– There is a marked difference between listening and hearing; similarly, there is a difference between voicing something and making sure it was understood. These are all very subtle things but can easily lead to misunderstandings and through this process I have learnt that checking understanding is important, another reason why PL techniques are useful.

– Each team member brought a certain skillset, which wasn’t necessarily anything to do with their actual job. Rather than simply being assigned tasks on the basis of our ‘day jobs’ we chose for ourselves what we wanted to take ownership of. Yes, there was a risk that too many people would want to do one thing and not enough people would want to do another, but in practice this rarely ever happens, people will fill the gaps of their own accord.

– Communication within the team was extremely fluid and constant; I will feel strange now, not being in such constant contact with my project team colleagues, as I have spoken to one or more of them almost every day for the last six months! We did as much of our communication as possible in a face to face way, whether in person or via Videoconference; since we were all based in different locations the Lync system became a lifeline for us.

– In terms of using collaborative tools, we organised our work using a collab site. we all knew that this was the place to find anything we needed; agendas for meetings, team discussions, photos, ideas to share, any documentation we needed, everything could be found there. It became a reflex action to check the collab site whenever I had a question, or if I needed something or wanted to share my ideas. This reflex is a crucial thing to develop, the use of these kind of tools should be natural and automatic and yet one of the things it seems we are still clinging to is sending endless emails with attachments, when these documents are usually already on a shared drive or on a collab site anyway.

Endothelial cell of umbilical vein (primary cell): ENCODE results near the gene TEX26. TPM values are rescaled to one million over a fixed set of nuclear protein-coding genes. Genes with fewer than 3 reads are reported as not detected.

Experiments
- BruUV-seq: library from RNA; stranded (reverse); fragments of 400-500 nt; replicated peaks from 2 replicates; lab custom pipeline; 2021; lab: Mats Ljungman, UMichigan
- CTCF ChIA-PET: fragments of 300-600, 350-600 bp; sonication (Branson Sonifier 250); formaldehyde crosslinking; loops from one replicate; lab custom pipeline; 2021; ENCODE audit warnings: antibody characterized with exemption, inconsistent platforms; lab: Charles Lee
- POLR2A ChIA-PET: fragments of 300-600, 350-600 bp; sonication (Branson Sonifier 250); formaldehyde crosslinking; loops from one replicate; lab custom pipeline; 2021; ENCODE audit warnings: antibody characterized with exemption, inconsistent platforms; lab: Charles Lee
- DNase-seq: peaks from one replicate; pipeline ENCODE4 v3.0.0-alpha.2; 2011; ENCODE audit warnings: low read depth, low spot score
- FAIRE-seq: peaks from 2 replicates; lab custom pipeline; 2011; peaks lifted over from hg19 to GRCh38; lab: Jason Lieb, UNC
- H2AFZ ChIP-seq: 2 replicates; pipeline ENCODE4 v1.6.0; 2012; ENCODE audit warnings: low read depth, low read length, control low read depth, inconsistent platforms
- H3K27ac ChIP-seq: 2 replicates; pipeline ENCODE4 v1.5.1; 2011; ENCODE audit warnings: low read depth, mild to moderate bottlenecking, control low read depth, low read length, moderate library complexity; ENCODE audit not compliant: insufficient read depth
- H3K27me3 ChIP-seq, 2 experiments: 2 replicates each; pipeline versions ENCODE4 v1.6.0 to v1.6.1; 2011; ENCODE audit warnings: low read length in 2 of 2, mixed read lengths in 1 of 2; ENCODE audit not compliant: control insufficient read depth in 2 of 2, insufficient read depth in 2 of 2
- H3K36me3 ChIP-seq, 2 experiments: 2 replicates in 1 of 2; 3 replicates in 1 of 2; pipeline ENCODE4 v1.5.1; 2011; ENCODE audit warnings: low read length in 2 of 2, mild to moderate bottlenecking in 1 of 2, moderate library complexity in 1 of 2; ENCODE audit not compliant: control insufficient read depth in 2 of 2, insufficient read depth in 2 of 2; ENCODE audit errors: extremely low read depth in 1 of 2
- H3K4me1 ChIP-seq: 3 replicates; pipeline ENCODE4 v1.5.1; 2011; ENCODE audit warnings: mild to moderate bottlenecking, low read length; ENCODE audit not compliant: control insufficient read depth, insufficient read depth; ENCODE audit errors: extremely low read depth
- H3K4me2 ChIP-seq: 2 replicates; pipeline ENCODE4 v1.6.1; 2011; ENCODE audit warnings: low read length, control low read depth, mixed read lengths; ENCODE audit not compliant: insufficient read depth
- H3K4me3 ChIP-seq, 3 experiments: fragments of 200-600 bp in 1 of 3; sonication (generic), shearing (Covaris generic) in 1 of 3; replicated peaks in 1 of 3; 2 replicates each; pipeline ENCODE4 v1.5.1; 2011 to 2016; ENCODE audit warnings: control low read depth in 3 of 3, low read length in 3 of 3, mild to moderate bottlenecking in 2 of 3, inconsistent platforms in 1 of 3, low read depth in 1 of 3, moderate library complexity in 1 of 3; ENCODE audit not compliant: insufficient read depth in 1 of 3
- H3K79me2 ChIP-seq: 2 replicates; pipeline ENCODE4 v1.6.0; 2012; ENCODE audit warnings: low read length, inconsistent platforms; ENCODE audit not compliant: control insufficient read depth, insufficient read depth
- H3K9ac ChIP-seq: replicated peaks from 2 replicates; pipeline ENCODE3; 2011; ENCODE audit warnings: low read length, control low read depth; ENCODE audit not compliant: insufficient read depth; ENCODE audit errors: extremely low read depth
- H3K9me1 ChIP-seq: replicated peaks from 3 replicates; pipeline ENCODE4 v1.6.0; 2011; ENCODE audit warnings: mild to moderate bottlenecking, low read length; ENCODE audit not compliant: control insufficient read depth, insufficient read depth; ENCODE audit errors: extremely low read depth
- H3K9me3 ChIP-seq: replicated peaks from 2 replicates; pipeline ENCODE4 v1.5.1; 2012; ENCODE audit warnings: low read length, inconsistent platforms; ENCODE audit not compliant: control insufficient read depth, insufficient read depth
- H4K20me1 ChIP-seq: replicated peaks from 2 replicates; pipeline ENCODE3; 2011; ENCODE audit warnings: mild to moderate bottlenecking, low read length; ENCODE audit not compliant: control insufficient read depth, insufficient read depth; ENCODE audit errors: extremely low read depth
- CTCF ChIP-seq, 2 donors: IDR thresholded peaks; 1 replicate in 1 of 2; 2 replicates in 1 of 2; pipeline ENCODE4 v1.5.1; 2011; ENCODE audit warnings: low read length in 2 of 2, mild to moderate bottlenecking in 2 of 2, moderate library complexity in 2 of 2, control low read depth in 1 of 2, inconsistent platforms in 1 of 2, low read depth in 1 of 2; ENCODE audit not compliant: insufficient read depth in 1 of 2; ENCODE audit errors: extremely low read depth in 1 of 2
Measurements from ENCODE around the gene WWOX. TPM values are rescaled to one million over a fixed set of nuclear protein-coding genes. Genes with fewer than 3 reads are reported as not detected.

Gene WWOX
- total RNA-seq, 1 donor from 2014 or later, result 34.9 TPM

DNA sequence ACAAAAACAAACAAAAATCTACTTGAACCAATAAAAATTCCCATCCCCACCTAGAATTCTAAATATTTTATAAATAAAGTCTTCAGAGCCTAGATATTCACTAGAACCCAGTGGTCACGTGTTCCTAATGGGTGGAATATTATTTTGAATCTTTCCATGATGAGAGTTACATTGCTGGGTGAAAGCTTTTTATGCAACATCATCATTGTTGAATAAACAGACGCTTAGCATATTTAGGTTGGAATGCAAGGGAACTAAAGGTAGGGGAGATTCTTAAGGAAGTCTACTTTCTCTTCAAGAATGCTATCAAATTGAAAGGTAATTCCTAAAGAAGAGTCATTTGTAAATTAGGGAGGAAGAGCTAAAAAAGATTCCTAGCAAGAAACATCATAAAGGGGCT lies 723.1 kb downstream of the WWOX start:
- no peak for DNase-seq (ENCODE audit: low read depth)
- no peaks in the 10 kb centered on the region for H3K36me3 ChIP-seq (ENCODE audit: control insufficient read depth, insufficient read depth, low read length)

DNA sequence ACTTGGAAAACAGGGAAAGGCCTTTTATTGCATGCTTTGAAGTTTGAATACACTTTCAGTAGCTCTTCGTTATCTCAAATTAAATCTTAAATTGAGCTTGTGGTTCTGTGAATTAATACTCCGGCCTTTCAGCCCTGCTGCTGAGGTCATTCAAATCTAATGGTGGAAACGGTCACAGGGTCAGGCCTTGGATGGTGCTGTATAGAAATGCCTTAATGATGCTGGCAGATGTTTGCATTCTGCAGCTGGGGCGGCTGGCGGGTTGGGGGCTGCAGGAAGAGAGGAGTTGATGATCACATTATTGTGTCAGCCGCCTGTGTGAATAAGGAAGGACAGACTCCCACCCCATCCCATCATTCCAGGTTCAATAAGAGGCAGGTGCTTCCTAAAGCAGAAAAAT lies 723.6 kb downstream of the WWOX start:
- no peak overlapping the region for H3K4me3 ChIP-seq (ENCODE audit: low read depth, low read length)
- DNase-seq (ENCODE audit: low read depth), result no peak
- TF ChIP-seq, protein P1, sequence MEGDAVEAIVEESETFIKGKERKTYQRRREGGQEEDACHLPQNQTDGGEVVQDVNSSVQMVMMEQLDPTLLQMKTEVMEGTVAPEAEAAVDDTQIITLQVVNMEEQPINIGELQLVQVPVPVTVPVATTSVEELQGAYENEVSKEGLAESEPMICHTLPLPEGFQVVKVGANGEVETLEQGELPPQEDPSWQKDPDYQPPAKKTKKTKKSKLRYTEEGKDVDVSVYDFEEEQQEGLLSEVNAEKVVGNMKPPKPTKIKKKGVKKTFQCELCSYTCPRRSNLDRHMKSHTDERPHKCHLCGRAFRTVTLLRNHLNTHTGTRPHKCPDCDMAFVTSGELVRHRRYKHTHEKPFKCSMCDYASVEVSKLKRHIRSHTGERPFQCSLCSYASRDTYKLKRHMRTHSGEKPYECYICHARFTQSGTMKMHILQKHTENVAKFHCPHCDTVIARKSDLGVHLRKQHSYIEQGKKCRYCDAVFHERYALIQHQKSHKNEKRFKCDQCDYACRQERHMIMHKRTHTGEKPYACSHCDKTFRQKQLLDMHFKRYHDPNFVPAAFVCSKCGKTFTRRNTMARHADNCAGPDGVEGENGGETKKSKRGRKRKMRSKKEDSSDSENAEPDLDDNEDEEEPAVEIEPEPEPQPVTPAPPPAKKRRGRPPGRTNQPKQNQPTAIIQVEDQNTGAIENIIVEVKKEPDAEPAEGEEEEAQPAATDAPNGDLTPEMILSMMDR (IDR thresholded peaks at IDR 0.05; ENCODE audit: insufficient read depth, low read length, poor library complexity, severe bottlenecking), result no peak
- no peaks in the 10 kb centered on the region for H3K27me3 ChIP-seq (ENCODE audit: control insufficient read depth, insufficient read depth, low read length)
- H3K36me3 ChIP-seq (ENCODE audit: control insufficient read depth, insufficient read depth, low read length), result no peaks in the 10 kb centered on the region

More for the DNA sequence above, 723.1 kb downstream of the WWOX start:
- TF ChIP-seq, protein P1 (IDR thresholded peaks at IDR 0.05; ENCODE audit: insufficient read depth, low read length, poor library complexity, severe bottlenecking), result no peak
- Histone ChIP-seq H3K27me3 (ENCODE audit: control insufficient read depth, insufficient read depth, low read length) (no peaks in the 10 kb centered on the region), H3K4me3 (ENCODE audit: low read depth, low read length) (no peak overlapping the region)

– When disagreements arose, which will always happen, we managed to overcome them by focussing on our shared purpose; we found that by always coming back to that, we could put egos aside and decide how the purpose could best be achieved. We also took a ‘no blame’ approach; whatever might have been going off track or if something was not working as expected, the team came together to find a solution rather than wasting our energy deciding whose fault it was.

By the day before DIGIT Day, I can honestly say that I felt we operated as one single organism, there was unity of action, clarity of communication and depth of understanding from everyone on the team. It was really a very special experience and although it was challenging at first and demanding at times I feel that it opened me up to a new way of working and for me there is no going back. I am sure that this will come across from all of my project team colleagues and will inspire the people around them, and I feel sure that everyone who came to DIGIT Day felt the same. I’m looking forward to making it happen, together, starting now!


About Joanne Fry

LocalGov manager, aspiring writer, Politics and Public Policy bore, Feminist, ballroom dancer, dog lover. All views my own.
This entry was posted in Brussels, Coaching, Relationships, Work and tagged , . Bookmark the permalink.